By Dr. Thomas Patterson |
Over the last few decades, no force on earth has been able to halt the explosive growth of U.S. federal debt.
At the conclusion of WWII, fiscal conservatives were aghast that our national debt had ballooned to $259 billion. By the end of the Vietnam War, it stood at $533 billion and, despite urgent warnings, was over $5.6 trillion by the end of the century. Today it stands at $30 trillion after the Biden administration’s horrific spending spree conducted on the pretext of limiting the fallout from COVID.
The reason is pretty simple. Spending other peoples’ money is politically popular. Taxes are not and budget cutting is risky.
We have developed a political culture in which the reelection of incumbents is the highest of all priorities. It is considered perfectly acceptable to just kick the can down the road and let future generations sort out the consequences of our selfishness.
So, for example, when Bush 43 attempted to propose desperately needed reforms for Medicare and Medicaid, he was mercilessly demagogued for “pushing granny over the cliff.” His Republican allies deserted him, and the effort collapsed. Nobody has tried any such thing since, although debt reduction is mathematically impossible without entitlement reform.
It doesn’t take a genius to see where this is going. Interest rates are rising while serious geopolitical threats are forming. We’re backing ourselves into a position of severe internal and external weakness at just the wrong time.
Yet the political class remains unmoved. Some pay lip service to fiscal discipline, but the spending goes on unabated. Student loans, accommodations for illegal immigrants, and missiles for Ukraine on the condition that no Russians will be harmed by their use are all embraced as if unlimited funds are available.
Fortunately, our forefathers anticipated that the government they created would attempt to exceed its limited constitutional powers. They gave the states a powerful tool to defend themselves—the right to amend the Constitution on their own.
Article V of the Constitution mandates that Congress “shall” call a constitutional convention when requested to do so by 2/3 of the states and that any amendments proposed, when ratified by 3/4 of the states, become “Part of this Constitution.”
The founders would be disappointed to know that the states have never exercised this extraordinary privilege. Thomas Jefferson, knowing how these things go, thought a convention of the states would be needed every generation or so to reign in federal government encroachments.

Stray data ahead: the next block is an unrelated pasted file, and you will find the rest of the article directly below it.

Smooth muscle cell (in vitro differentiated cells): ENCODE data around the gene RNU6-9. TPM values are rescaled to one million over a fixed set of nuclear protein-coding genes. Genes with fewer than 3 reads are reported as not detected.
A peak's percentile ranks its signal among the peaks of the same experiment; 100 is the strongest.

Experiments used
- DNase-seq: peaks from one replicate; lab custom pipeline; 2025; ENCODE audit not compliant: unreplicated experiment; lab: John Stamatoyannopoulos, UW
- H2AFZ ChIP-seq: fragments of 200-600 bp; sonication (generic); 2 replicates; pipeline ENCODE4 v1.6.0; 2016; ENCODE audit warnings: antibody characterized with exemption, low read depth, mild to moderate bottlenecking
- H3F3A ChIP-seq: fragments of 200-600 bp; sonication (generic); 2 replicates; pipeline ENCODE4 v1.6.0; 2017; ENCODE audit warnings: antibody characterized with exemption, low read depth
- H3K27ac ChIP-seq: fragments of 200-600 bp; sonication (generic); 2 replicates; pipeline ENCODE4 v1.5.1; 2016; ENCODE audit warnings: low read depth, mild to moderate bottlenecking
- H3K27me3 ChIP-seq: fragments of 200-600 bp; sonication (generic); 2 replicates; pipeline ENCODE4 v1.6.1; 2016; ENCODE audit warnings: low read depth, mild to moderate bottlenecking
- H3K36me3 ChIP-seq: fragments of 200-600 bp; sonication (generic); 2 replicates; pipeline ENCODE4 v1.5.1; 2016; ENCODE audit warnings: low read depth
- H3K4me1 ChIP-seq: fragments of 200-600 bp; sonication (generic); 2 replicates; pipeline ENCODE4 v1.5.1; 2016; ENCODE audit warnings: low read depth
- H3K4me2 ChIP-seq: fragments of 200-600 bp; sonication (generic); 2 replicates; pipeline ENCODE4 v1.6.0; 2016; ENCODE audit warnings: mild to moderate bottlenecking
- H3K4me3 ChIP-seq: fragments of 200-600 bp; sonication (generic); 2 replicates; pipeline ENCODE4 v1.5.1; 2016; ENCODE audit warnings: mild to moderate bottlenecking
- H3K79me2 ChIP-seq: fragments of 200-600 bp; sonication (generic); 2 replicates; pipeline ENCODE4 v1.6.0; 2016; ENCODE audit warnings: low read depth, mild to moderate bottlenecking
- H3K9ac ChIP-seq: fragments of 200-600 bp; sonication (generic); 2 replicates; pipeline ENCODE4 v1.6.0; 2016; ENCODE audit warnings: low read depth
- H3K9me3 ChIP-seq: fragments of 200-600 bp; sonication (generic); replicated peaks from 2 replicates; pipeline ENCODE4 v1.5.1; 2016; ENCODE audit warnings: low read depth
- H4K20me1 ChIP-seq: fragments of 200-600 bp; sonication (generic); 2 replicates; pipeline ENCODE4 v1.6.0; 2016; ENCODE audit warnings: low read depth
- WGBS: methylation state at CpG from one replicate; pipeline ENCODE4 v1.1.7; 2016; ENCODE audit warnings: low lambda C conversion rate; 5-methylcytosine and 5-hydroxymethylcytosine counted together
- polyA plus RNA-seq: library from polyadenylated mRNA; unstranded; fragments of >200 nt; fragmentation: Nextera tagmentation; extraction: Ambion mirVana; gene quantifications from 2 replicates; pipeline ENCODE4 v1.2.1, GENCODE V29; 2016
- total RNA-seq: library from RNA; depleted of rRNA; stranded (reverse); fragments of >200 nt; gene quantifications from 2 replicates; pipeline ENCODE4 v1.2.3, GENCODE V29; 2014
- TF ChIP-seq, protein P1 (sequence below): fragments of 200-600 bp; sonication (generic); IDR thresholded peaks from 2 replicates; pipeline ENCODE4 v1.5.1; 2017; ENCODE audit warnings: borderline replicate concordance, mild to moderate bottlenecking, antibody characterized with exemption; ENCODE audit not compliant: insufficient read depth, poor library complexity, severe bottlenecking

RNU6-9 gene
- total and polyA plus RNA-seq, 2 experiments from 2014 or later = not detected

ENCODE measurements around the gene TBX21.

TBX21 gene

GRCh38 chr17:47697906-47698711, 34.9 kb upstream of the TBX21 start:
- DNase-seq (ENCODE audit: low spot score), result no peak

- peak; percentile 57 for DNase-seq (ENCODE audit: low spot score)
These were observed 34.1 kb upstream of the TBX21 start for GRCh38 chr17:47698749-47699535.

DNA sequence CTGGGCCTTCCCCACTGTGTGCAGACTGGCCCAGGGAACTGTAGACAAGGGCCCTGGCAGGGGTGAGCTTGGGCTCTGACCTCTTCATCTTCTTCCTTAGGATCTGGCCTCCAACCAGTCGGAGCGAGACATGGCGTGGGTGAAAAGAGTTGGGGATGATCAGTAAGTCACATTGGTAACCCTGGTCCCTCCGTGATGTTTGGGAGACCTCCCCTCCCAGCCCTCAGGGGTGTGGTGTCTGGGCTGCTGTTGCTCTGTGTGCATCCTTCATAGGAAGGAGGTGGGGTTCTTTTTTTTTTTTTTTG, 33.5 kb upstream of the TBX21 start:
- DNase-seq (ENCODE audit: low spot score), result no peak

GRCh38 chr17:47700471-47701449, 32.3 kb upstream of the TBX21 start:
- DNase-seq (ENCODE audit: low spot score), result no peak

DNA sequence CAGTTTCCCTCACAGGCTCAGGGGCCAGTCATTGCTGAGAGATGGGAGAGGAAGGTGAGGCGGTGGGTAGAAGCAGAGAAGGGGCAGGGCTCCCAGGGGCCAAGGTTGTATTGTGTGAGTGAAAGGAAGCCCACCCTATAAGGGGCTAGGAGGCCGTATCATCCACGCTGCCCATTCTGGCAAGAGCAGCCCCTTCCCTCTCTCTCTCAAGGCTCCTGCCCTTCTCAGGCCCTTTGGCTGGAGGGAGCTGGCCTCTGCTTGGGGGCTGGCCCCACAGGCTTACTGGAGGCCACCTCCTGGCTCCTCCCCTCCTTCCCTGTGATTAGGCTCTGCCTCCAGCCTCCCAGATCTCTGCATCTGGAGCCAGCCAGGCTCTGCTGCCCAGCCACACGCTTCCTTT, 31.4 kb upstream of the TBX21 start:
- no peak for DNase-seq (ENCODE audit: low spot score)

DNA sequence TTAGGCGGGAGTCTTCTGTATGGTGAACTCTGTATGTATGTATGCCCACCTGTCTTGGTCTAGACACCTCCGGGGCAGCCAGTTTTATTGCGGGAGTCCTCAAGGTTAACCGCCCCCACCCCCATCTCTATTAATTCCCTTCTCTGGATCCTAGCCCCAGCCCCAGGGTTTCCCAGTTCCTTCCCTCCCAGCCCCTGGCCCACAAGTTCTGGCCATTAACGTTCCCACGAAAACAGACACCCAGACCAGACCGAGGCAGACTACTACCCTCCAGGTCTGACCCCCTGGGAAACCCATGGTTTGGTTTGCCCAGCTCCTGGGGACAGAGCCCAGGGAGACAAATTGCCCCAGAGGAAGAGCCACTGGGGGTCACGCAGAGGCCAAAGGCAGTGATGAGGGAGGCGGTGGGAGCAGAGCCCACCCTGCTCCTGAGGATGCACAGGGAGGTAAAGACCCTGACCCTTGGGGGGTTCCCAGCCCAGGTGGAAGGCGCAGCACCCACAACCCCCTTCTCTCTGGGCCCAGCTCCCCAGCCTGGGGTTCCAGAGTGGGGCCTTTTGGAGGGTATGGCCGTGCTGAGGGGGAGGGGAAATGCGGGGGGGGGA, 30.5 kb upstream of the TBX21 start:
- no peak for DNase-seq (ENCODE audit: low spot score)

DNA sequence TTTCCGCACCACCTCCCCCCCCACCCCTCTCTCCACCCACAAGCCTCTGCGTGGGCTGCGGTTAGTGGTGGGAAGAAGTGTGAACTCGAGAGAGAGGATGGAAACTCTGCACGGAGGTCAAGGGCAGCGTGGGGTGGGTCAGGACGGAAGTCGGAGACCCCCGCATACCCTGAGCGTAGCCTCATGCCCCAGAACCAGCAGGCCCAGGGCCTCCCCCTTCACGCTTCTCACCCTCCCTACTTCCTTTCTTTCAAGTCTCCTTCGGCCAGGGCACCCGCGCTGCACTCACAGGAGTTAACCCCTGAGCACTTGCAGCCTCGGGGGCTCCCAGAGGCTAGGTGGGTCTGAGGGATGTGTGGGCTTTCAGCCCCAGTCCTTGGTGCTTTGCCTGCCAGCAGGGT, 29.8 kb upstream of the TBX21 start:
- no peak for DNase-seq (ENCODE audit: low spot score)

Instead, the states have stood meekly by as the federal government has far surpassed them in power and prestige to the point where calling a convention of the states is seen as an act of rebellion against authority.
But nothing else has worked to restrain federal spending. Millions of dollars have been spent to elect self-described fiscal conservatives, yet it’s beyond obvious that Congress will never reform itself.
Of course, the convention-of-the-states idea has its enemies. Opposition from the spenders on the Left is understandable because they don’t want to end their gravy train. But it is the alliance between the Left and conservative stalwarts like the Eagle Forum and John Birch Society which have effectively stalled progress.
Their arguments are inspired by fear. Their principal objection is the perceived threat of a “runaway convention,” the fear that in a constitutional convention, there would be nothing to stop special interest groups from pushing their agendas from banning abortion to banning guns.
Hogwash. Even if the state legislatures fail to limit the authority of Convention delegates, 38 states must ratify any proposed amendments. That historically has been a very strong protection.
Right-wing opposition seems mostly concerned that the convention could inflict lasting damage to the sanctity of our Constitution. The opposite is the truth.
Nothing could honor and strengthen the Constitution more than using its own provisions to enable us to address our most urgent modern threat. The other option is the Left’s practice of declaring a “living” Constitution that says whatever judges say it does.
It’s time for us to flex our democratic muscles and fulfill our destiny as free, optimistic, and proud Americans. Our republic may be in the balance.
Dr. Thomas Patterson, former Chairman of the Goldwater Institute, is a retired emergency physician. He served as an Arizona State senator for 10 years in the 1990s, and as Majority Leader from 93-96. He is the author of Arizona’s original charter schools bill.